Graham Reid | | 4 min read
In what seems like an enjoyably endless series, we again try to catch up with releases from Auckland's Rattle label which we scoop up under the favourable description “provocations”. It's a race to the finish line with their final releases for 2023.
Auckland Jazz Orchestra: Inverted
One of the great gaps in readily available New Zealand music are the albums on Ode and Kiwi/Pacific labels, especially the local jazz albums.
The late pianist/composer Phil Broadhurst's albums with his group Sustenance in the Eighties and other recordings in the Nineties are simply unavailable on streaming services, neither are the many albums helmed by Frank Gibson Jnr.
It's therefore pleasing to see this album in which the AJO lead by Mike Booth inject life and vigour into 10 of Broadhurst's' more recent compositions notably from his quartet album Flaubert's Dance (Jazz Album of the Year 2014) and quintet album Panacea (jazz Album of the Year 2016), also on Rattle.
As Norman Meehan observes in the liner notes, Broadhurst was a man driven by melodies and these could be tender and thoughtful, more measured and considered than the jazz world sometimes is in thrall of.
But what that meant was he left a legacy of material ideally suited to a jazz orchestra which could arrange itself around the memorable tunes here: the ballads Pat (one of the two tracks Broadhurst played on before his death in 2020) and Scoreless; the punchy and slightly funky Black Suede Boots (with appropriately rock solo by guitarist Michael Gianan); Positif featuring pianist Julie Mason and tenor player Roger Manins; the Latin energy of Drive (Broadhurst again with an extremely clever solo, and altoist Joel Griffin) . . .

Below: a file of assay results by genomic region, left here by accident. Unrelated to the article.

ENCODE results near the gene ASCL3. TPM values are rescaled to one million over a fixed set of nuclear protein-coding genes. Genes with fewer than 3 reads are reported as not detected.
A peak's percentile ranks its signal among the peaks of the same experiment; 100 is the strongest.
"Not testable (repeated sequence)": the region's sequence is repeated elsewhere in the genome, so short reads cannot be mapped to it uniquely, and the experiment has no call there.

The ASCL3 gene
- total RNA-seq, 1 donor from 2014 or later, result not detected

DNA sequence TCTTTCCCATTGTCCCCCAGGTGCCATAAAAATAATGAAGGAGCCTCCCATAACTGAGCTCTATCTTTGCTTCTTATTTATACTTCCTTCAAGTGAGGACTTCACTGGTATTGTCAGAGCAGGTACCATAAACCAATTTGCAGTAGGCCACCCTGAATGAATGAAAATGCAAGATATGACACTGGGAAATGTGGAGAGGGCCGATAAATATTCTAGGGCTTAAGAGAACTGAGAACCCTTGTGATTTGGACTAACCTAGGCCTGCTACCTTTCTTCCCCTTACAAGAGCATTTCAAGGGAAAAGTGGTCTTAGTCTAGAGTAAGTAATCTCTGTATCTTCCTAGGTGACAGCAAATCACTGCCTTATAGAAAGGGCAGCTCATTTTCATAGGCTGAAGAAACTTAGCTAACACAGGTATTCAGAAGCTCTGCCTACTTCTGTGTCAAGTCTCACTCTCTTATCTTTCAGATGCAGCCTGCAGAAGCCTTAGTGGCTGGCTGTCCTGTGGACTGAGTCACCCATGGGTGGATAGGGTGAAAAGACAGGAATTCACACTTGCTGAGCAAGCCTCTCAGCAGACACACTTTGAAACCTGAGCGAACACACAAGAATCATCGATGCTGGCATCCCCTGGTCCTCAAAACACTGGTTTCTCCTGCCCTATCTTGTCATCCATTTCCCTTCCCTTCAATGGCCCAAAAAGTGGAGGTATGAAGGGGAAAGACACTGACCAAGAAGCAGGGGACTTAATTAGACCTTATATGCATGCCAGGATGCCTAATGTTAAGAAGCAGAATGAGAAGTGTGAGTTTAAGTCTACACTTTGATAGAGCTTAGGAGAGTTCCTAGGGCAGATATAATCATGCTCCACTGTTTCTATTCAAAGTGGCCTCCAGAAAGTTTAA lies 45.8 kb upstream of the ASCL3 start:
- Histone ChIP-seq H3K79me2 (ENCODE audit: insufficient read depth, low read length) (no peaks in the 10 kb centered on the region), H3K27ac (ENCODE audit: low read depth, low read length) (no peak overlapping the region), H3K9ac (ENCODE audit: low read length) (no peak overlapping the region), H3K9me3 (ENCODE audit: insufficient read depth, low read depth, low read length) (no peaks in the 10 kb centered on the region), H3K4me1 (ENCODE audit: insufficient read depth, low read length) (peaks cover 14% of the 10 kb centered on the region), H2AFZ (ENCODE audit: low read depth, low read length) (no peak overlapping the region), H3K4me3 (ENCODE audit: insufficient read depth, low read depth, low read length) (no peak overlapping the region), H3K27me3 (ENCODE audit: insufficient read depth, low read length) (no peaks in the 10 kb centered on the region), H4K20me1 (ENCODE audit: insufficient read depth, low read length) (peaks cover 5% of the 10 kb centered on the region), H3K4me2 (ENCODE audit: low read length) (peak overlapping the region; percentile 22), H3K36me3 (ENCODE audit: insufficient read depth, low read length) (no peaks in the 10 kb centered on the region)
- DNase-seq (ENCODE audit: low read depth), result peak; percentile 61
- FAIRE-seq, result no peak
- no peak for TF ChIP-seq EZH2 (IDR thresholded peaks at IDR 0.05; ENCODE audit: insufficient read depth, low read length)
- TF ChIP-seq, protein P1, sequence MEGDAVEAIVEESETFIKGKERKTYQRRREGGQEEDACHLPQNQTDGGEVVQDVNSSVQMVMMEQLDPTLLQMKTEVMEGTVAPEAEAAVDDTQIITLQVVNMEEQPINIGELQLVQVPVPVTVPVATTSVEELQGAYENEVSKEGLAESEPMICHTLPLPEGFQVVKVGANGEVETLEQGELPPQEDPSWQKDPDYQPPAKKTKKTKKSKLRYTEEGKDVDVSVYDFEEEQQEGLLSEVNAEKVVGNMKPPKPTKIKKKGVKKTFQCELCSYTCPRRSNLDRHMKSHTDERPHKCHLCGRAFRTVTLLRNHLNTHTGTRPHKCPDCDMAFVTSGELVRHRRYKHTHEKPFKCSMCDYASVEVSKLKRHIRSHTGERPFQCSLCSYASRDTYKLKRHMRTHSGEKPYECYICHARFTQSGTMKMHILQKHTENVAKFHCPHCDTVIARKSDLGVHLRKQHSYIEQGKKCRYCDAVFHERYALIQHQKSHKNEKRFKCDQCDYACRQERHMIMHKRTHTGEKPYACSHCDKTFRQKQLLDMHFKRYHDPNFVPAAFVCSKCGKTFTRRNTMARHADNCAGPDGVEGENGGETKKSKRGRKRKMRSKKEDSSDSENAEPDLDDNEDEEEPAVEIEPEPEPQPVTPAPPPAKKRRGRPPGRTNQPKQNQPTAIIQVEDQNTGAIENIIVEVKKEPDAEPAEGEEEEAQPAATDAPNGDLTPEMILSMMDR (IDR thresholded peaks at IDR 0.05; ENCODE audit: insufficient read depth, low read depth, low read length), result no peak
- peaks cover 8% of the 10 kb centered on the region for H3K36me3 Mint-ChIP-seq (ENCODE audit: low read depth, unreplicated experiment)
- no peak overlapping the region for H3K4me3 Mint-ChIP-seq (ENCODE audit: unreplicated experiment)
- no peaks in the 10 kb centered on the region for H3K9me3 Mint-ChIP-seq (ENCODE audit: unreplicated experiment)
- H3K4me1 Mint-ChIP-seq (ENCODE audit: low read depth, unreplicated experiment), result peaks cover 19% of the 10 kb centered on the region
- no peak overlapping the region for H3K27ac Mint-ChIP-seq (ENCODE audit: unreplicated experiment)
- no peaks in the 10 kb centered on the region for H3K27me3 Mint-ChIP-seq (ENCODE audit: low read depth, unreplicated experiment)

This is also very much an ensemble album with AJO shining for its discipline, swing and in the arrangements by Booth, Andrew Hall and Tim Atkinson.
Perhaps Broadhurst's awards and this album will prompt a reappraisal of his work and we might see the three albums by Sustenance (a Broadhurst band) as well as Iris and others finally being brought back to attention and availability again.
A fine addition to Rattle's extensive jazz catalogue, and a lively and respectful tribute to Phil Broadhurst.
Drive, from Inverted
Darren Pickering Small Worlds: Volume II
A little over a year ago Elsewhere was enthusiastic about the Rattle debut (Volume I) album by this quartet lead by composer/pianist Pickering whose work can have all the delicacy of ambient-adjacent piano music but also reach into something akin to more muscular jazz-rock when the tune demands it.
With electronica influences and instruments (the inviting and stately warmth of Reverse, the glitchy TA2 which is both ballad and scratchy), an attuned group – the Mitchs (Dwyer on guitar, Thomas on drums), bassist Pete Fleming – and refined material (including an interpretation of the late Ryuichi Sakamoto's Bibo No Aozora), this classy volume is an extension of where he has been.
There's deft and left-field swing (the expressive Interlude A) alongside quiet reflection (Chasing Pavements) and . . . check out the excellent Mazawati Ti.